Before you begin….…….. For each sample, first try wafting, because some odors are stronger than others. If you still can’t smell anything, bring the sample closer to your nose.
Part A. Aldehydes Molecular StructureDescription and association of odor Odor identification Part A. Fill out this table as you go about wafting the odors from the three samples Odor 1 Odor 2 Odor 3
Aldehydes Part A. Compare and Contrast: All aldehydes seem to have this in common: Odor 1Odor 2Odor 3 Molecule 4
The Aldehyde Odors Odor 1 Vanilla Odor 2 Cinnamon Odor 3 Almonds or Cherries
Part B. Esters Molecular StructureDescription and association of odor Odor identification Part A. Fill out this table as you go about wafting the odors from the three samples Odor 4 Odor 5 Odor 6
Esters Part B. Compare and Contrast again All esters seem to have this in common: Odor 4Odor 5Odor 6
Esters Part B. 1.How many carbon and hydrogen atoms do you see in the short-hand version of Odor 4? one C atom and two H atoms 2. How many carbon and hydrogen atoms do you see in the full atom version? eight C atoms and eight H atoms 3.In comparing the short hand and full atom version, what does the number 3 on the H 3 refer to in the short-hand version? Indicates there are three hydrogen atoms 4. Oxygen atoms are easy to spot since they are always shown in both the short-hand and full atom versions. How many oxygen atoms are in Odor 4? __3__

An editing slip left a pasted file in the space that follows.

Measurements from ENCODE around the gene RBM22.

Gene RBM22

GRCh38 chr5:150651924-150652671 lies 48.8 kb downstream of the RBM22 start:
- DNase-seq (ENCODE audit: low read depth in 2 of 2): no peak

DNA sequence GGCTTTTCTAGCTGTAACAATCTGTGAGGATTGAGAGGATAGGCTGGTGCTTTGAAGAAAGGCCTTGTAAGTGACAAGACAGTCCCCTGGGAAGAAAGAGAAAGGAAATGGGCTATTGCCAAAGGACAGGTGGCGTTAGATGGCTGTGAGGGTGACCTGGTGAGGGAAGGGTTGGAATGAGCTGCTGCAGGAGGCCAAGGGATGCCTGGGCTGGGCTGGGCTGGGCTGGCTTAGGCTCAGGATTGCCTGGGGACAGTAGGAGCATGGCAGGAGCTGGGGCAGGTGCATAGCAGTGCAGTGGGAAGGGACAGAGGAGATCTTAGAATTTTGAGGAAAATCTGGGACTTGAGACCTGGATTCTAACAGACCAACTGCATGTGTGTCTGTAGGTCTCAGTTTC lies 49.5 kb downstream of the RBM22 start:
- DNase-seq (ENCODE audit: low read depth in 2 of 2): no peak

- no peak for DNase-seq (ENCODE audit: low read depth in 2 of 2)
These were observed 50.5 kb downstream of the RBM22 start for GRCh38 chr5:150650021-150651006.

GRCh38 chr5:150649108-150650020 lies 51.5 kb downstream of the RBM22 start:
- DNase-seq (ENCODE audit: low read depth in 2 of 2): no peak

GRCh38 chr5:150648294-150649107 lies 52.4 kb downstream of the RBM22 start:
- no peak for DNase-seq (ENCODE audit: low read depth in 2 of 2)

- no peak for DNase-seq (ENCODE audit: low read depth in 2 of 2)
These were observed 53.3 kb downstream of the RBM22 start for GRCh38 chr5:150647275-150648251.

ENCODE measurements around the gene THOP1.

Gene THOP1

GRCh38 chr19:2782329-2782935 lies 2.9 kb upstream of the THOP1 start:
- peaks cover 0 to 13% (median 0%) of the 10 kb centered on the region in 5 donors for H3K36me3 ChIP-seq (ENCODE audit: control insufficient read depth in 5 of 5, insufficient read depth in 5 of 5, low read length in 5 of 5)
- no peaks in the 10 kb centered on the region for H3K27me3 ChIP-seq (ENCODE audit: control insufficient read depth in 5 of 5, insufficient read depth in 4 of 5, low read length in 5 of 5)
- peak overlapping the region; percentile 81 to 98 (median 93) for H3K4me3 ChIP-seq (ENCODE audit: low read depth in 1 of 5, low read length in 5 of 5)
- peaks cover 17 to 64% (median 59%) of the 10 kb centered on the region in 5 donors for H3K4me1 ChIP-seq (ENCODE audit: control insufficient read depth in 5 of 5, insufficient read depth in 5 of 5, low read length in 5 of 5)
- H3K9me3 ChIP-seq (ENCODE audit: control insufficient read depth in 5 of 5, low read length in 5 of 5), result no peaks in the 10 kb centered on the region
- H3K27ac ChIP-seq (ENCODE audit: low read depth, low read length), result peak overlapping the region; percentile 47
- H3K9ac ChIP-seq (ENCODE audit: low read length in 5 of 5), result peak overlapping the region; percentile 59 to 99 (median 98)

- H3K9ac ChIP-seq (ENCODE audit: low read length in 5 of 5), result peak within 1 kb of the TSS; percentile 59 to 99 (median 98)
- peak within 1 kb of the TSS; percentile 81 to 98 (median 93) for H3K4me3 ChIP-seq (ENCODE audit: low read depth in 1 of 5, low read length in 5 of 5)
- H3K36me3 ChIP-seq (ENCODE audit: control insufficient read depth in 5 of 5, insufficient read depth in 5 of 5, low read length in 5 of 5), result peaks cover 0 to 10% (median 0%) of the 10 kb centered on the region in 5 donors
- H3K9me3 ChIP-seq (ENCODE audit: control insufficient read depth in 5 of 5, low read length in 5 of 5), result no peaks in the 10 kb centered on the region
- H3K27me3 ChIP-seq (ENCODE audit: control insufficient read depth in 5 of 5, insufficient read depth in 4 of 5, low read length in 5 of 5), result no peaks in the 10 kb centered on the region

Esters Part B. Slide 2 5.Using the Full atom version circle the parts on it that are visible in the short hand version. 6.Using the short-hand version, fill in the missing atoms on it that are shown in the full atom version. 4. Oxygen atoms are easy to spot since they are always shown in both the short-hand and full atom versions. How many oxygen atoms are in Odor 4? three O atoms Compare the two versions of Odor 5 then answer these related questions: